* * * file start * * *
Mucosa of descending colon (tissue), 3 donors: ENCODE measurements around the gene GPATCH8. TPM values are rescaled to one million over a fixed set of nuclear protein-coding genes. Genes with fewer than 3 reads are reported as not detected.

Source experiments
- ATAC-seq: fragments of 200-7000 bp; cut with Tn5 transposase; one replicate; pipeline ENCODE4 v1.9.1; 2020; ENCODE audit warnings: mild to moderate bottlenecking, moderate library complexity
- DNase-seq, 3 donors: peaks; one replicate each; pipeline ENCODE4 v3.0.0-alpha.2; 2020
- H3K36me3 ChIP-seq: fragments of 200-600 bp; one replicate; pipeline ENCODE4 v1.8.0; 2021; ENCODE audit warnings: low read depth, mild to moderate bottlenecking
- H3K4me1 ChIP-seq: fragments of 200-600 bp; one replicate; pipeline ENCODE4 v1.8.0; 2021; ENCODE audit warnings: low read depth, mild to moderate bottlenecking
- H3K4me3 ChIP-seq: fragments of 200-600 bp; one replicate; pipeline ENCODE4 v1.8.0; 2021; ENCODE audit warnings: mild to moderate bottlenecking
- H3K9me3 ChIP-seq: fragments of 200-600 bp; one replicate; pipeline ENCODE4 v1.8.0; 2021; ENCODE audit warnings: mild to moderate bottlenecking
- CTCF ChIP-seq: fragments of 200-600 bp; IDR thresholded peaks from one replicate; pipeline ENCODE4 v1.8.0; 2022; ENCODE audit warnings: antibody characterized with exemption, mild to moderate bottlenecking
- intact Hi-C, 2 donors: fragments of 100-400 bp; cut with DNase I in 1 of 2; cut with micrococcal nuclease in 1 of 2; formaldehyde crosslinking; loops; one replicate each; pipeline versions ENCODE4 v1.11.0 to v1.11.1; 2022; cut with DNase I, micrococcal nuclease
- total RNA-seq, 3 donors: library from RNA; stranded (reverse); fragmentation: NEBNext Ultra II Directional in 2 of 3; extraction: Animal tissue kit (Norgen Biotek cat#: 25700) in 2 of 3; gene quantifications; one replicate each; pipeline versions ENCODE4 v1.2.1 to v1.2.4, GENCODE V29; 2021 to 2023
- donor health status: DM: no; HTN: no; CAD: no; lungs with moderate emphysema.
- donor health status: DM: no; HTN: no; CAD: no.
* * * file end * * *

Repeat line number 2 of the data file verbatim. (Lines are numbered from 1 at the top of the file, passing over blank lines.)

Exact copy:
Source experiments